The station was just one of a handful of collection sites scattered around the Northwoods and all were very active this fall. The family's efforts, along with many others spread out across Wisconsin, combined to generate over 3,000 bushels of white pine cones, equivalent to almost 3,000 pounds of seed!
This statewide bounty was shipped to the Hayward nursery and spread over the floor of a large shed to dry. In the winter the cones were loaded into a seed extractor: a giant, antique conveyor belt/oven that slowly warmed, turned and shook the cones until they opened and released small auburn seeds. These seeds, along with the seeds and fruits of many other conifers, hardwoods and shrubs were then cleaned, sorted and stored in a refrigerated facility until called on to grow into the future seedlings of the Wisconsin landscape.
Back to work on seedlings
This is how the seedlings being lifted from the Griffith beds began life. Griffith Nursery manager, Jim Storandt, picked up some seed in late summer 2007 and brought it back to the nursery. This seed was planted into finely tilled soil. For the next three years, the nursery staff weeded, fertilized, irrigated, cultivated, protected and pruned the pine, along with a few million other seedlings of various conifer, hardwood and shrub species. The painstaking time, energy and resources were worth it. The tree seedlings are lush, green, healthy and strong.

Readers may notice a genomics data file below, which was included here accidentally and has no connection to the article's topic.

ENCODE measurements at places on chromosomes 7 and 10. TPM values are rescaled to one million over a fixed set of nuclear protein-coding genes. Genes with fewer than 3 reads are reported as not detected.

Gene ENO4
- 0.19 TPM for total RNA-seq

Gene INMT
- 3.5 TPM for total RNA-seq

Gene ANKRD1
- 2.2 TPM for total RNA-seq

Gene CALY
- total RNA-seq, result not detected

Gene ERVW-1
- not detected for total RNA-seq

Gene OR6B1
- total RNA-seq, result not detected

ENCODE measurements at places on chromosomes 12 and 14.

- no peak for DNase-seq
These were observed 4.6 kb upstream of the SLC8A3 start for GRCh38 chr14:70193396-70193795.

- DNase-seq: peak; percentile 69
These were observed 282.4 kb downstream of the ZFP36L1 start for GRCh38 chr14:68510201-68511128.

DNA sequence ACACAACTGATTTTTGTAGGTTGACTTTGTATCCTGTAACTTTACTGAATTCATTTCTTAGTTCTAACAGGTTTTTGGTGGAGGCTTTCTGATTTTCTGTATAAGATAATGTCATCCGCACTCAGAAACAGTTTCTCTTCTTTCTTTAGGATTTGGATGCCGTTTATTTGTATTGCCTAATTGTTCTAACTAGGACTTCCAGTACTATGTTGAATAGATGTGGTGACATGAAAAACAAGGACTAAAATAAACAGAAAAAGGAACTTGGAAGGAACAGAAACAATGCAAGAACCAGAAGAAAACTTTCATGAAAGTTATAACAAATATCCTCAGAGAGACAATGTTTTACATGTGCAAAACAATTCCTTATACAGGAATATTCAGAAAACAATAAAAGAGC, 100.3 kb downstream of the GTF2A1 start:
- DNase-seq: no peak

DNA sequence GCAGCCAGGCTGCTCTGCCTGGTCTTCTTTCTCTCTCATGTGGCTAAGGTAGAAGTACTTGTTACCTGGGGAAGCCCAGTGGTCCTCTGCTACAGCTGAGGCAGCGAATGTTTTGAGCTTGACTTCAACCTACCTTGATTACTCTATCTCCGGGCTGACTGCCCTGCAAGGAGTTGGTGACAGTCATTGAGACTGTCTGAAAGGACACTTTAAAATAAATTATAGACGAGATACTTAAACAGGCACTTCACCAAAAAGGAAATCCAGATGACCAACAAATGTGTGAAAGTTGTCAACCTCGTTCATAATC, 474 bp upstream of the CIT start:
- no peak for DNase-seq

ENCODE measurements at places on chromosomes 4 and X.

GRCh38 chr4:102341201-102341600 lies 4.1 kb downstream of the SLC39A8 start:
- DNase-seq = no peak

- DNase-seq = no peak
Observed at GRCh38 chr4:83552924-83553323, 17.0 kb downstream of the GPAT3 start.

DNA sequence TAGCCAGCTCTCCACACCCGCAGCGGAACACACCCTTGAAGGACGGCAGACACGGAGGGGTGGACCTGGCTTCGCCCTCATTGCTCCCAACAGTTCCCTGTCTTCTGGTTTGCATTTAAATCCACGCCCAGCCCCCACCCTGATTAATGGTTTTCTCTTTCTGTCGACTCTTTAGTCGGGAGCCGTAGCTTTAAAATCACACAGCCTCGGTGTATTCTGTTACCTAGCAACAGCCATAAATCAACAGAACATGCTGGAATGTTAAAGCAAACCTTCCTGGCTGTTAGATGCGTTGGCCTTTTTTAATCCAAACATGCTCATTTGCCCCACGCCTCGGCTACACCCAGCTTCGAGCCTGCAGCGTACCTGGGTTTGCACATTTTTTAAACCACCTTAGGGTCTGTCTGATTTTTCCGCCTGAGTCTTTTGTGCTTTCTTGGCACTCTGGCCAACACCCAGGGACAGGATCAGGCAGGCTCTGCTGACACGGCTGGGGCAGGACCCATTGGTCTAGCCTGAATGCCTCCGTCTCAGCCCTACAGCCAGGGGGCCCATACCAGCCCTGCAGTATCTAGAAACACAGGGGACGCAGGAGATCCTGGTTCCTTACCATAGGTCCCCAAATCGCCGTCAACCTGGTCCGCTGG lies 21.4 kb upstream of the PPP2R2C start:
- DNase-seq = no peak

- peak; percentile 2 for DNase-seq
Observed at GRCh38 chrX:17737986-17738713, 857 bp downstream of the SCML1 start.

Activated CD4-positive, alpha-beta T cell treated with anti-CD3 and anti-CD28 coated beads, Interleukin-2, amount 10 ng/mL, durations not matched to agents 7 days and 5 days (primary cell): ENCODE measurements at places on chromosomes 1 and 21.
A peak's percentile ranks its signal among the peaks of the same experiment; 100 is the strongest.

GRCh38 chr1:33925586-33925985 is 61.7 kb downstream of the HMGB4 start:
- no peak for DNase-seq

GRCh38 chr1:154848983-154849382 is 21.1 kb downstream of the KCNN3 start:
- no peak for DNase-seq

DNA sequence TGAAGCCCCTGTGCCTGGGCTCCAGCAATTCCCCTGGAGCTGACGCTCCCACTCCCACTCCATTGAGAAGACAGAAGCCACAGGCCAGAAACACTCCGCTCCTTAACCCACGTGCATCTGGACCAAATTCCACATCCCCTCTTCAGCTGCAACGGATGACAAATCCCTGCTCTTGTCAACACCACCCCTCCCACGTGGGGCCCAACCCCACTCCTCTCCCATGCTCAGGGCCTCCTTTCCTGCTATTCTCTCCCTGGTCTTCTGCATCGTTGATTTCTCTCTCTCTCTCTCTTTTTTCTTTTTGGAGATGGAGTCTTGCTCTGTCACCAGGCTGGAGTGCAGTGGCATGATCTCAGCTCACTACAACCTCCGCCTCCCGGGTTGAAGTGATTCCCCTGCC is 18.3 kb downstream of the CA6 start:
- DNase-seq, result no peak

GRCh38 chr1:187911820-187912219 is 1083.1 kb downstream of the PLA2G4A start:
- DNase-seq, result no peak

It is now mid-afternoon. Seedlings have been coming into the Griffith Nursery packing shed from the field all morning. Tractor drivers continually deliver bins of seedlings and return to the fields for more. Other nursery staff moisten the seedlings and move the bins into coolers, protecting the delicate roots from sun and heat.
The nursery stock is then sorted by hardy souls positioned along a grading belt. Workers steadily sort through the seedlings, and remove undersized, damaged or diseased seedlings. Only the best will do for Wisconsin landowners! On a good day, these folks can sort 75,000 to 85,000 seedlings, which are then counted and packed into waxed boxes and stored in a large cooler. Here they will wait until landowners stop by the nursery and receive fresh, vibrant seedlings to plant on their property to provide future forest products, wildlife habitat, erosion control and aesthetic beauty.
The nursery crew has done a good job. Sore muscles and tanned necks are the prices they've paid to pull almost 200,000 trees out of the nursery soil today.
A species for every use